US: Travellers Can Now Pay for Passport Services with Bitcoin
The payments for the service will be processed through Coinbase Commerce, the merchant payments offshoot of the crypto exchange.
Pay for Passport Services with Bitcoin
In yet another development propelling the use of bitcoin into the mainstream, U.S.-based passport and visa expeditor, Peninsula Visa recently announced that it would begin accepting payments in BTC for select passport services.
Notably, the firm will use Coinbase’s merchant payments arm, Coinbase Commerce as the secure processor for these transactions. Interested customers can access this service here.
Commenting on the development, Evan James, Chief Operating Officer, Peninsula Visa, noted,
“Never before has anyone been able to pay for a U.S. passport using a digital currency. We’re thrilled to be the first company in the nation offering this alternative payment method to our valued customers.”
“As we look forward to a post COVID world, one that we believe will be more digital than ever before, offering travelers the ability to pay via Bitcoin feels like the right move at the right time.”
According to the official announcement, customers can avail of the following passport services for payment via Bitcoin with additional passport and visa services planned to be rolled out over the next 12 months.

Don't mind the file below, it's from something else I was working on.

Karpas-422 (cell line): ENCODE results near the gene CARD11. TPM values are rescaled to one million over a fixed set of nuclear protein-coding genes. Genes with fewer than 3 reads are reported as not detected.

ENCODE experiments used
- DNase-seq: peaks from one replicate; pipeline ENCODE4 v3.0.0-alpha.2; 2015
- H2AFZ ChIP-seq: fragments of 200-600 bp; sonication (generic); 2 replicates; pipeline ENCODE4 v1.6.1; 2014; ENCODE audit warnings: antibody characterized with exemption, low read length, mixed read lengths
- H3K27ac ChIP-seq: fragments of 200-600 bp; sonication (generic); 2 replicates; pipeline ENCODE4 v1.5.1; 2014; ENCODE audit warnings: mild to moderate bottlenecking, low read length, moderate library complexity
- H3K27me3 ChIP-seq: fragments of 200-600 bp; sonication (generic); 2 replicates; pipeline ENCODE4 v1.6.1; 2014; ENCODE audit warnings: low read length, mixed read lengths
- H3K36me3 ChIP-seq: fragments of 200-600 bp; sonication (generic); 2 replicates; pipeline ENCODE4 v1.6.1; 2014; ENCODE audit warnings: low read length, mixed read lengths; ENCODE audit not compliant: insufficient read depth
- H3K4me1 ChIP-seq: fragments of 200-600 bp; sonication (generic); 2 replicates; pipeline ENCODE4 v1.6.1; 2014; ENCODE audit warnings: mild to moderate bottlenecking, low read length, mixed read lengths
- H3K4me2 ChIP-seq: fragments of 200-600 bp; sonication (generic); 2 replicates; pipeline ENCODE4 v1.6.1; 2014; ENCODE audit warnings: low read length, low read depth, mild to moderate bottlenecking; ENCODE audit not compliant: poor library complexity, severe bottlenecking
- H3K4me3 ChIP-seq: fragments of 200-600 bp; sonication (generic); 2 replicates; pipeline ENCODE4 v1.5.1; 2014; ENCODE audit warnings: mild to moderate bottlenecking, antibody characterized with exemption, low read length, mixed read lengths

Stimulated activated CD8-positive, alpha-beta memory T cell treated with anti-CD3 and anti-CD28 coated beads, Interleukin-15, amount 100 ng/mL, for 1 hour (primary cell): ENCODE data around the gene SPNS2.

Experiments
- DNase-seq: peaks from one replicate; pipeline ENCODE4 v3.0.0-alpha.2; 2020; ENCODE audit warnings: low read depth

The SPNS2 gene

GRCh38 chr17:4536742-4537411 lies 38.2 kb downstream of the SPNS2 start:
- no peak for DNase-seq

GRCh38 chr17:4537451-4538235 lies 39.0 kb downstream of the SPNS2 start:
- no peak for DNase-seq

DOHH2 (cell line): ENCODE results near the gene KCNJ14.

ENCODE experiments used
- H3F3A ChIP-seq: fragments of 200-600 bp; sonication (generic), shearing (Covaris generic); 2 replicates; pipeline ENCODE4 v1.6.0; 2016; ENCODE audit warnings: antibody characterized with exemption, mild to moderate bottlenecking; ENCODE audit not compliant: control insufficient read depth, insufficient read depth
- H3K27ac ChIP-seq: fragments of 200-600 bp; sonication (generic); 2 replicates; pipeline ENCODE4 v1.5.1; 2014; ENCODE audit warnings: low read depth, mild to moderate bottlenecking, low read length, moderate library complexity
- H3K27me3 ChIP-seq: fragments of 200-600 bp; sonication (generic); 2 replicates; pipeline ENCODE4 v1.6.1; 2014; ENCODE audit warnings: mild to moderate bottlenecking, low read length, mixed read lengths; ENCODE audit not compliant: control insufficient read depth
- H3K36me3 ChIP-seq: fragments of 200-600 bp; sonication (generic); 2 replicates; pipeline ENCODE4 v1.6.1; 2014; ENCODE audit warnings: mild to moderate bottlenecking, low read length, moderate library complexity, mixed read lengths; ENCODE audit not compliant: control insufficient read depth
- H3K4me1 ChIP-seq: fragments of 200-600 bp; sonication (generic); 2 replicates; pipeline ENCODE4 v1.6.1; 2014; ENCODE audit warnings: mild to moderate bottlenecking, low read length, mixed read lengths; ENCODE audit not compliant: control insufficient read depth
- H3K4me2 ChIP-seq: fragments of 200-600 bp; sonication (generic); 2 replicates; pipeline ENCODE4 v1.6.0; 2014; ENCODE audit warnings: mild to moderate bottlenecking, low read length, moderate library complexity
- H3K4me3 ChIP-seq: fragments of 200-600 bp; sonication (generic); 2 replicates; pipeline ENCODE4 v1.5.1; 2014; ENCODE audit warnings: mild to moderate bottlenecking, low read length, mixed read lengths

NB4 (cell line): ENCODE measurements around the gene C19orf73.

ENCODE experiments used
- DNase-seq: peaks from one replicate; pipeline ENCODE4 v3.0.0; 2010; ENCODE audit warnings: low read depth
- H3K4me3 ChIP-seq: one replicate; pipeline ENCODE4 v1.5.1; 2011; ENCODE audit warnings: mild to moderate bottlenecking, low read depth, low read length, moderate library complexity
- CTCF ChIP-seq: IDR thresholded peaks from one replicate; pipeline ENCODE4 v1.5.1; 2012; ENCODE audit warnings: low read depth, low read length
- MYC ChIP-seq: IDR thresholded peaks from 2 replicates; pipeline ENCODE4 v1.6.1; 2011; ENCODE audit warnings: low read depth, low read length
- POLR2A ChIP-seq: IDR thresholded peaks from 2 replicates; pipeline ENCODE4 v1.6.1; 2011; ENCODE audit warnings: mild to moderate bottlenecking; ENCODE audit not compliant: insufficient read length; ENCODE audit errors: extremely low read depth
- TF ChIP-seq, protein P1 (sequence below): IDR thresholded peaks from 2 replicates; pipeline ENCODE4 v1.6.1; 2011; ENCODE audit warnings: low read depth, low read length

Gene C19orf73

These services include passport renewal, name change, second passport, and second passport renewal.
Bitcoin Adoption Gains Steam
Despite the global economy taking a severe hit throughout this year courtesy of the COVID-19 pandemic, the digital assets space has witnessed increased adoption across various industries. In fact, the interest in the premier cryptocurrency has piqued to a level not witnessed since the 2017 bull run that saw BTC price close to almost $20,000.
As previously reported by BTCManager, in July, the Austrian telecom giant – A1 Telekom – announced that it would introduce support for crypto payments, enabling its customers to pay for telecom services with Bitcoin.
Similarly, in September, food delivery company Just Eat announced that it was accepting payment in Bitcoin in over 15,000 restaurants in France.
In similar news, BTCManager reported on July 1 that the Washington D.C. Bar Association had released an ethics opinion to its members indicating that payment of legal fees using cryptocurrencies would be accepted.